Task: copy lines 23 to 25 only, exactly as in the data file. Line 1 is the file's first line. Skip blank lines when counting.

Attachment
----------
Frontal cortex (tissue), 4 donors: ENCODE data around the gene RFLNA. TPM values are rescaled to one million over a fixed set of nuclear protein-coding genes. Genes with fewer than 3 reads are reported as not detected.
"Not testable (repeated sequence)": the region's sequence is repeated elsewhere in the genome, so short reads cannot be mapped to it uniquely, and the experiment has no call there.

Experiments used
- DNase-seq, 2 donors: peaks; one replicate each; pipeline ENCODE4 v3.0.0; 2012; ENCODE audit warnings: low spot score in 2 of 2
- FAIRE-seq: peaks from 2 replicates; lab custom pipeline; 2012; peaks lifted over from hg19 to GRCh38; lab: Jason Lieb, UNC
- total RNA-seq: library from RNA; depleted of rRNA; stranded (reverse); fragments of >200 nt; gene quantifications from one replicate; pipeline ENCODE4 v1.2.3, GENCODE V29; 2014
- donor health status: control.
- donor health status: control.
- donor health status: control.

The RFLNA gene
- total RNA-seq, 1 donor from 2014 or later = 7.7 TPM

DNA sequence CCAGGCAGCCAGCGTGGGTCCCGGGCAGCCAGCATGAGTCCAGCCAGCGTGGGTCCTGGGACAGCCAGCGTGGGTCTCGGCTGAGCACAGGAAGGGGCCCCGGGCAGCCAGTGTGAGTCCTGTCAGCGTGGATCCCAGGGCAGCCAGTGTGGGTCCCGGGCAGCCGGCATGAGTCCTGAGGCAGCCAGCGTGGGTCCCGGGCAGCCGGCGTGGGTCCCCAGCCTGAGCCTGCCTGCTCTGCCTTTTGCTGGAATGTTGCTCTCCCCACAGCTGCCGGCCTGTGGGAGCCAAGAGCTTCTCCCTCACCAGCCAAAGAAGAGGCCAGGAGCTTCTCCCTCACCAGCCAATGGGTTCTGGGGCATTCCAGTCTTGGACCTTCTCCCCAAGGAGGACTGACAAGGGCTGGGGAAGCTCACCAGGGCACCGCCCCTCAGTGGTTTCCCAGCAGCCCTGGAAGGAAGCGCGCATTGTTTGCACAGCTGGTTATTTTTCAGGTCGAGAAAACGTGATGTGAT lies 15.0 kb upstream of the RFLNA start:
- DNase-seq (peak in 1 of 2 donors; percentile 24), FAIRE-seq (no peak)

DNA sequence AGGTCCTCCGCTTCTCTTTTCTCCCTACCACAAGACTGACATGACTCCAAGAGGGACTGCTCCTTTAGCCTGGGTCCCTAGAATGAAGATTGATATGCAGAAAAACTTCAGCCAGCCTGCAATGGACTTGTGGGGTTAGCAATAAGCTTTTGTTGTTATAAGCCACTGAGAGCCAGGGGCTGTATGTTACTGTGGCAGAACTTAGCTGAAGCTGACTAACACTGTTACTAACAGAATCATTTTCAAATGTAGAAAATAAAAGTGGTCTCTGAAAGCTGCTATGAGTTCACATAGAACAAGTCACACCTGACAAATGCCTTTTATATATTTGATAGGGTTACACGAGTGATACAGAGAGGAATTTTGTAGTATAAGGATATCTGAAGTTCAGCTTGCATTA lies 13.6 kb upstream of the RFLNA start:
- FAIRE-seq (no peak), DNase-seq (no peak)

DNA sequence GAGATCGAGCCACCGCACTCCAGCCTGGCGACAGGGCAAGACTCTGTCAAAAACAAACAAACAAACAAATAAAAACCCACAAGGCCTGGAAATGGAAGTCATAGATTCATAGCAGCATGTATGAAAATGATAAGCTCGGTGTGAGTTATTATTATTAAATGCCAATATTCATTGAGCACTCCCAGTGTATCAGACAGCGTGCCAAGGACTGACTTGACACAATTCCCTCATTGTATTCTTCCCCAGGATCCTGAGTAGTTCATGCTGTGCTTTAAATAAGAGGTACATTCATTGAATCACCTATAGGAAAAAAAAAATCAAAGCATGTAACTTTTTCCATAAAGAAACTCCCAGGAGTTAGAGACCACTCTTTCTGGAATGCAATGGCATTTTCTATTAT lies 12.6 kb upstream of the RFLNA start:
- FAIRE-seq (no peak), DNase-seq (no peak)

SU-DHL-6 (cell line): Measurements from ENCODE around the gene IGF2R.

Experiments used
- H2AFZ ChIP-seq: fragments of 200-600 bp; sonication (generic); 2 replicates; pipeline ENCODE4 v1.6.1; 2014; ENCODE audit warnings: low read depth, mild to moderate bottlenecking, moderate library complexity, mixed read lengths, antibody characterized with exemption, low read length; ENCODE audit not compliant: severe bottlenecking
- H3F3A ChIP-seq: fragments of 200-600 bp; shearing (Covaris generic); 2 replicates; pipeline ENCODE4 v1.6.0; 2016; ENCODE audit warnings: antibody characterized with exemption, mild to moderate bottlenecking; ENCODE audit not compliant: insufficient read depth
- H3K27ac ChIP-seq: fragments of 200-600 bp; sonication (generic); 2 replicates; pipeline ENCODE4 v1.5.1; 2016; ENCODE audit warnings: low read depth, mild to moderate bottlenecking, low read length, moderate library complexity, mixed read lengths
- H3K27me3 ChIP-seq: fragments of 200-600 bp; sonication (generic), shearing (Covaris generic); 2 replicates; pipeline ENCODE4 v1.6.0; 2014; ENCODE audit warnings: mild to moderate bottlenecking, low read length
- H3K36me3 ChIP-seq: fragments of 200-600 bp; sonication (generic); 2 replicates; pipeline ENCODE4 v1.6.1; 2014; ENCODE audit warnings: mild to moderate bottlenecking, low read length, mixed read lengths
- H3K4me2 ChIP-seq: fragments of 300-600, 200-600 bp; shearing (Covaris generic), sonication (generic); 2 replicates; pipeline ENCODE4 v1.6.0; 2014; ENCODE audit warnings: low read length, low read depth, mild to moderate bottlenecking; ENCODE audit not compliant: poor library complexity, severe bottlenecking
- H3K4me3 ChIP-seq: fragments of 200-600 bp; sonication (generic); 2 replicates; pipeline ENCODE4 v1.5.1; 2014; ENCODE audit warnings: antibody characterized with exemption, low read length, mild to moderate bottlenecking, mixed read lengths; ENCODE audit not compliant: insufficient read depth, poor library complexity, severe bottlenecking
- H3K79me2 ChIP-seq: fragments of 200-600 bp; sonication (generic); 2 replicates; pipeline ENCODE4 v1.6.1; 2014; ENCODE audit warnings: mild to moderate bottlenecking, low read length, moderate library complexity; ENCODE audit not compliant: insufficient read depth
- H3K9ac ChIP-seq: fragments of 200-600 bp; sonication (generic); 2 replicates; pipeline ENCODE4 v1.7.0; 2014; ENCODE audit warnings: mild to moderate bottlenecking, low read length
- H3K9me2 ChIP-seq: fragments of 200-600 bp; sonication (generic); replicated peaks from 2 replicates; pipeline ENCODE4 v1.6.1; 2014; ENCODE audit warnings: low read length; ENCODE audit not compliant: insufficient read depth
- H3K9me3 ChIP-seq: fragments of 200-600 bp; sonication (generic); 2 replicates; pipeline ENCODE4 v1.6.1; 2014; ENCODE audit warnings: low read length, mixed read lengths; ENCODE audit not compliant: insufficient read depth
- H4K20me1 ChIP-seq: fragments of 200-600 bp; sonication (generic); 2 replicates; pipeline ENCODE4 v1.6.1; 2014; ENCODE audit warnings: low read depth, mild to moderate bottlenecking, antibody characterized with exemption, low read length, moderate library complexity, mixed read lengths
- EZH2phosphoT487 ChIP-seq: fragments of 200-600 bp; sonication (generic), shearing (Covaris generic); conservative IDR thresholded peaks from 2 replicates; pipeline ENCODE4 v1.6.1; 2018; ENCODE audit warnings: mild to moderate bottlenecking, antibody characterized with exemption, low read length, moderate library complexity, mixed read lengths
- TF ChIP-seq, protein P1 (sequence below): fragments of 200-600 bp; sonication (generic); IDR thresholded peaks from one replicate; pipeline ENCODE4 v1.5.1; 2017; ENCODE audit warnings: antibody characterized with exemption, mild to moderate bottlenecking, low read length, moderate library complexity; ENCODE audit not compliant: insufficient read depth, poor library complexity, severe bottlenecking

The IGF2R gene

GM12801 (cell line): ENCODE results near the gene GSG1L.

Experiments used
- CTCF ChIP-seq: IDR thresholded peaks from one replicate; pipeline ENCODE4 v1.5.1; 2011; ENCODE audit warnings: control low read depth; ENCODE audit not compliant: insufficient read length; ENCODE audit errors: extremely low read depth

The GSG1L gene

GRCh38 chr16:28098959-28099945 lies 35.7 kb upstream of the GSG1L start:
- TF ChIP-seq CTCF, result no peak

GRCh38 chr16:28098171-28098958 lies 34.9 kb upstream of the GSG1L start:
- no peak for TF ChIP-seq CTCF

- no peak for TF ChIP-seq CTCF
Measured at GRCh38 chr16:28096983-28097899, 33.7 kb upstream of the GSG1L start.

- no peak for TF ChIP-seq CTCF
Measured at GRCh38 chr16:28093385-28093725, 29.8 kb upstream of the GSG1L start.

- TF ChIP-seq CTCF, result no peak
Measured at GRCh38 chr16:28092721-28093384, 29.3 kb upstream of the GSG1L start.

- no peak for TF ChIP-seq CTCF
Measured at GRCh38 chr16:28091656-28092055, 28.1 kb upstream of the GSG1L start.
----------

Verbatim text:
- H3K27me3 ChIP-seq: fragments of 200-600 bp; sonication (generic), shearing (Covaris generic); 2 replicates; pipeline ENCODE4 v1.6.0; 2014; ENCODE audit warnings: mild to moderate bottlenecking, low read length
- H3K36me3 ChIP-seq: fragments of 200-600 bp; sonication (generic); 2 replicates; pipeline ENCODE4 v1.6.1; 2014; ENCODE audit warnings: mild to moderate bottlenecking, low read length, mixed read lengths
- H3K4me2 ChIP-seq: fragments of 300-600, 200-600 bp; shearing (Covaris generic), sonication (generic); 2 replicates; pipeline ENCODE4 v1.6.0; 2014; ENCODE audit warnings: low read length, low read depth, mild to moderate bottlenecking; ENCODE audit not compliant: poor library complexity, severe bottlenecking